The Only 255 MPH-Hitting Chevrolet Corvette Callaway SledgeHammer Ever Made Is at Auction

In 1988, breaking the 200 MPH barrier was quite the achievement — let alone achieving the 254.76 MPH top speed that the 1988 Chevrolet Corvette Callaway SledgeHammer performed at the Transportation Research Center’s 7.5-mile oval track in Ohio.

For those unaware, here is some background information. In 1988, a Corvette coupe was ordered by Reeves Callaway and was shipped to Callaway Engineering to become the 51st Callaway Twin Turbo Corvette. From there, this particular model was chosen to become the donor for Callaway’s Project SledgeHammer, in which it was heavily upgraded to break production car records while maintaining all the necessary road-going qualities.

It was a success — an expensive one at that — meaning only one of these cars was ever built. Today, Bring a Trailer has the sole example up for sale courtesy of its current owner Reeves Callaway, the founder of Callaway Cars. The machine features a hand-built twin-turbocharged and intercooled 5.7-liter V8 engine that produces 880 HP and 772 lb-ft of torque, which is sent to the rear wheels via a 1989 Corvette ZF six-speed manual transmission.

The car is finished in silver and sports a custom Paul Deutschman-designed Callaway AeroBody that helps it pierce the air to achieve its 255 MPH top speed, and comes fitted with an FX3 Selective Ride Control suspension, a custom stainless-steel exhaust system, Callaway-branded Dymag magnesium wheels, and huge brakes comprised of dual-piston calipers over 13” front ventilated brake rotors up front and 11.5” rotors at the rear.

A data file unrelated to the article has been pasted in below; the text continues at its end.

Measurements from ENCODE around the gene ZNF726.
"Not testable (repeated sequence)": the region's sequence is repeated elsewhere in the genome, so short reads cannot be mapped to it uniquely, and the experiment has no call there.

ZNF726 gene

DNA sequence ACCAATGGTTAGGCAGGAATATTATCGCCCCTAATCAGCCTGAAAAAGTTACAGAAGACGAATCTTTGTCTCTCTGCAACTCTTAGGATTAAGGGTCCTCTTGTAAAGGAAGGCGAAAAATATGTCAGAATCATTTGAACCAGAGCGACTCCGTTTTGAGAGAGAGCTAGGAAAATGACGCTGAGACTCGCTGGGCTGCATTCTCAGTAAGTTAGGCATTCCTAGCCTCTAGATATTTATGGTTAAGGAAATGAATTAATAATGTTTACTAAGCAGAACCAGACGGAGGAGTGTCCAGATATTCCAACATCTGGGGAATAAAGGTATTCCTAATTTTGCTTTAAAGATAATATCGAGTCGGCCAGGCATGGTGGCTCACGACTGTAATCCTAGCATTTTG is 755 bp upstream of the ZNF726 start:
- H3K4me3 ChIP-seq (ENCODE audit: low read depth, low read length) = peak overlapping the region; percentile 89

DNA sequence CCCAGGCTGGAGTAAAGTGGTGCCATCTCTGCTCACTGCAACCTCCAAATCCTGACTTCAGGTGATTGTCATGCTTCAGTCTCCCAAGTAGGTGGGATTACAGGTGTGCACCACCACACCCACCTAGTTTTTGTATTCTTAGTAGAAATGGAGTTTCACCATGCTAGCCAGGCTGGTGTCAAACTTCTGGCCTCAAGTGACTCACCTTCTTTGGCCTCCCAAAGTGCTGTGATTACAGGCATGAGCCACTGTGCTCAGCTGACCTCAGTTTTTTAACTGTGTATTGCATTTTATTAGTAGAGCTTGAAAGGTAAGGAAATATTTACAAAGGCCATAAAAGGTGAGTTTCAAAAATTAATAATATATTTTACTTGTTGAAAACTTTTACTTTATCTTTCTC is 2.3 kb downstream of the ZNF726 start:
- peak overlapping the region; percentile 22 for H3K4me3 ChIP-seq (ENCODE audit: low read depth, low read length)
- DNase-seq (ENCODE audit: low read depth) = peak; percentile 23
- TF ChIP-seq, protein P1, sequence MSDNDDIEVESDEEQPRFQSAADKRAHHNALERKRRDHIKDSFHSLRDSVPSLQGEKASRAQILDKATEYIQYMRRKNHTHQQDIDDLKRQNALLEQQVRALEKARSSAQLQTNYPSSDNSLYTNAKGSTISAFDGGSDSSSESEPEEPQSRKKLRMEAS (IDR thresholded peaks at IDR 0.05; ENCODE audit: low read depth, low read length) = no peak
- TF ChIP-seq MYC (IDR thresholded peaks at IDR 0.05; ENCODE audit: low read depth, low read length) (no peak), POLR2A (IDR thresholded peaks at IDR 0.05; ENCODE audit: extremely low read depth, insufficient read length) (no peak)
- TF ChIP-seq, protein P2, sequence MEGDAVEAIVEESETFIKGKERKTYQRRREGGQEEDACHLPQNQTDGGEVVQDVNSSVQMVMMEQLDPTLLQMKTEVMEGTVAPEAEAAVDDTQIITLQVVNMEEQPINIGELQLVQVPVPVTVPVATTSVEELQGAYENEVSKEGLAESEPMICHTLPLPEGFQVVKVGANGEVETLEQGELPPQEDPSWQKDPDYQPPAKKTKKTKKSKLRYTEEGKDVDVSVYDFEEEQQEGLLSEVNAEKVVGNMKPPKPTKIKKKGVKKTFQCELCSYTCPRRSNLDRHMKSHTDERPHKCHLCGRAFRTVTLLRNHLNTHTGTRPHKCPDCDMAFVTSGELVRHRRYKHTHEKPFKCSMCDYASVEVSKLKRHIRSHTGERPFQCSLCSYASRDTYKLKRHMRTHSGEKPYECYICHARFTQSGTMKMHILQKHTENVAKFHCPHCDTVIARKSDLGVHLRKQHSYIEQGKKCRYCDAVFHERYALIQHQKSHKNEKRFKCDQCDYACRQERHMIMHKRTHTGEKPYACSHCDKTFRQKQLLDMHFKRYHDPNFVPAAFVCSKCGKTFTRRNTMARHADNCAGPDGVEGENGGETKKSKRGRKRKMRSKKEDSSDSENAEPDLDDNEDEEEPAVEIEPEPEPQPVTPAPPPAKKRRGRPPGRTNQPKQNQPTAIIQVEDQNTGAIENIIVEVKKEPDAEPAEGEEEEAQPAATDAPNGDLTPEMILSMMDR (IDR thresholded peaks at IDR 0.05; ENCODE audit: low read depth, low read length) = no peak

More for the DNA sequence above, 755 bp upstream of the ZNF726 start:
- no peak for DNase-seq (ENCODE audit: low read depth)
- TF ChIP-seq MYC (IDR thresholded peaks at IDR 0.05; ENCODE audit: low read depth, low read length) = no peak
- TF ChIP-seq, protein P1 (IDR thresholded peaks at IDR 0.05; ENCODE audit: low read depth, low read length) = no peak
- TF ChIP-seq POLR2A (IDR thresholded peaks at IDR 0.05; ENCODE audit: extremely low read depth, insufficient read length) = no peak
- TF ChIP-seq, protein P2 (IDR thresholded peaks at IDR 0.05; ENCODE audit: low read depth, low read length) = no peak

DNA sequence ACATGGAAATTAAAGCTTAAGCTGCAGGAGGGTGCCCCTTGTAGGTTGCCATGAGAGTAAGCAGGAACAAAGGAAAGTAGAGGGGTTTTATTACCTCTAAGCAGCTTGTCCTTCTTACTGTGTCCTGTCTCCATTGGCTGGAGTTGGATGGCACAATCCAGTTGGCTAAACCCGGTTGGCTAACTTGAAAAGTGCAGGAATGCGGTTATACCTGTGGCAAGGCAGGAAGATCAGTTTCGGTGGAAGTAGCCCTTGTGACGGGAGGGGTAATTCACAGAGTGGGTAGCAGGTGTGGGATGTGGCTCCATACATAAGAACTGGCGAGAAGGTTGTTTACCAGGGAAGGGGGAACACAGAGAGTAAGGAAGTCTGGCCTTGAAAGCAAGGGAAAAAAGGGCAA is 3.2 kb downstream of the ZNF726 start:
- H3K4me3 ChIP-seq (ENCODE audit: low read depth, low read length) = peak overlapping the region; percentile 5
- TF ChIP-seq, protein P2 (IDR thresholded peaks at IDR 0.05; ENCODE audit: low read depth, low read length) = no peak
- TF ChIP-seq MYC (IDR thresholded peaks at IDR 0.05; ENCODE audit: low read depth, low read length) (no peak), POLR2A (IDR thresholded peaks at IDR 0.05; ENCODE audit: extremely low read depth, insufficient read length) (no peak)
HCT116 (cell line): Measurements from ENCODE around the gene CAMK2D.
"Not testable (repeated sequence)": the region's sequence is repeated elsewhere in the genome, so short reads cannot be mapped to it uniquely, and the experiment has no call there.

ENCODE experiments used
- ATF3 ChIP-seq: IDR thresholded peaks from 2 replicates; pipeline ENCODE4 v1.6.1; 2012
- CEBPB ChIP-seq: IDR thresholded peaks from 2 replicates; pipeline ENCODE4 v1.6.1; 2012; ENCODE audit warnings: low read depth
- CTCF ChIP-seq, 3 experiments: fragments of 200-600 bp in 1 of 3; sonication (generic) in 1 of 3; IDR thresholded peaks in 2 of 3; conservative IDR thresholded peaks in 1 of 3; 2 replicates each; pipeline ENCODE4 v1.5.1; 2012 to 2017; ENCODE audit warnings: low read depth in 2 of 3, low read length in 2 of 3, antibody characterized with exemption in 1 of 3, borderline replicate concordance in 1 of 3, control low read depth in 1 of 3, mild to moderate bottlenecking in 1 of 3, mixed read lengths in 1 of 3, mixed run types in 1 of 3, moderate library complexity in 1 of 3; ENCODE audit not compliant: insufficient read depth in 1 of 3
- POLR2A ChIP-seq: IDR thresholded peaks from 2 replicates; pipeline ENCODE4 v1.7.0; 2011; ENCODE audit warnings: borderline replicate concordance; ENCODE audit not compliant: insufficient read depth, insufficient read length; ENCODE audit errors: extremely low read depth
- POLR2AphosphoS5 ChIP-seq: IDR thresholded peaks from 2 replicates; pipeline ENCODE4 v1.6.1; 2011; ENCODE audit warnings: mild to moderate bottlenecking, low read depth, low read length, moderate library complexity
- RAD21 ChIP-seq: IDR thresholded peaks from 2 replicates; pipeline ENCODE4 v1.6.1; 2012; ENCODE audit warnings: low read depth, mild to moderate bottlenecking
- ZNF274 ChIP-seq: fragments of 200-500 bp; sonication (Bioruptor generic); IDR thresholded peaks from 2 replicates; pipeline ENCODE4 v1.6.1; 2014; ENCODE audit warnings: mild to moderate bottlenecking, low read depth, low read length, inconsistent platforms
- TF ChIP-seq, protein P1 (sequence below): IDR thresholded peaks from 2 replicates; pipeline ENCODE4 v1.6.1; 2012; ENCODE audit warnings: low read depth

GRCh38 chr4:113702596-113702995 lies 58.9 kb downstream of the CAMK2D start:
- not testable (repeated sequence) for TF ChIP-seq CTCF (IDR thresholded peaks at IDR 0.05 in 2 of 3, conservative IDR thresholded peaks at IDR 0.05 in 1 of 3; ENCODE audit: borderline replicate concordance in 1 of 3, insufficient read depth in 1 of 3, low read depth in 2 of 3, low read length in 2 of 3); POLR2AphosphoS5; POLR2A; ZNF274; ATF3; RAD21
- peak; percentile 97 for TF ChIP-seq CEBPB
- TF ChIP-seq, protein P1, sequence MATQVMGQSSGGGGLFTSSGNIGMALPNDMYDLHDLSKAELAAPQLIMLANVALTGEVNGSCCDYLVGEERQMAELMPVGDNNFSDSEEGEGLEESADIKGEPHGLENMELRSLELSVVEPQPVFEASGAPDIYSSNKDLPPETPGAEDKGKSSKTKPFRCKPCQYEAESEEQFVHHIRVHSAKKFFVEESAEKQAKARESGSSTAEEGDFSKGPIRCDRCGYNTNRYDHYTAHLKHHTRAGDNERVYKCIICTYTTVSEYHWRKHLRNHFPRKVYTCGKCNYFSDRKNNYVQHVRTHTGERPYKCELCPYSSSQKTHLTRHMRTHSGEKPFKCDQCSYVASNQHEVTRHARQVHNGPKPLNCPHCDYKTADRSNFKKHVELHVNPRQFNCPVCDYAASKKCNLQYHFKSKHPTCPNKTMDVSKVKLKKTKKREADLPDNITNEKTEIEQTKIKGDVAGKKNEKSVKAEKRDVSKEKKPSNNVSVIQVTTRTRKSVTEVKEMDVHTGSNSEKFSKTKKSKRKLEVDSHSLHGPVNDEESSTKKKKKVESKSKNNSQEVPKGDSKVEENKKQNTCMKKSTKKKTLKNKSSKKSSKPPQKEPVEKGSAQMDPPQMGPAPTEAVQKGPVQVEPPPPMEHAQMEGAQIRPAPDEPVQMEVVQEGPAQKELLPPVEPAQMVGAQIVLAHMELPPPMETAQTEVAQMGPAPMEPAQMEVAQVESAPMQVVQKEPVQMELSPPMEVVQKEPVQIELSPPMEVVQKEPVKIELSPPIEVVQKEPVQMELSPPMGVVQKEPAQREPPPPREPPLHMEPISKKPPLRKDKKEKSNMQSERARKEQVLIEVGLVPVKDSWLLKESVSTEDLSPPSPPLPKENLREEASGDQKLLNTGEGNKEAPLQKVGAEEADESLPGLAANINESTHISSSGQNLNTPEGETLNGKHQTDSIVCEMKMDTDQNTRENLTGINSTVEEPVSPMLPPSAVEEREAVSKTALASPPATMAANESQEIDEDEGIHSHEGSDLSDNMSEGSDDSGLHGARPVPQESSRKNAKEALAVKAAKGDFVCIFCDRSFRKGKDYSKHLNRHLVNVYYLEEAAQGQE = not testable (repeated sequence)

Inside is as retro as expected but less sparse than you’d think, with black leather wrapping over the power-adjustable seats and automatic climate control, a Delco Bose cassette stereo, and power windows and locks all featuring in the car.

As of writing, the one-off Chevrolet Corvette Callaway SledgeHammer is sitting at a bid of $500,000 USD on the Bring a Trailer listing. This is sure to hike up over the course of the auction (which ends in four days), but there’s no telling how much this car will sell for — there’s no competition to mark it against, that’s for sure.

Elsewhere in the world of cars, HYPEBEAST’s latest DRIVERS interview is now live. This time around, we speak with Larry Chen about his 1970 Datsun 240Z.
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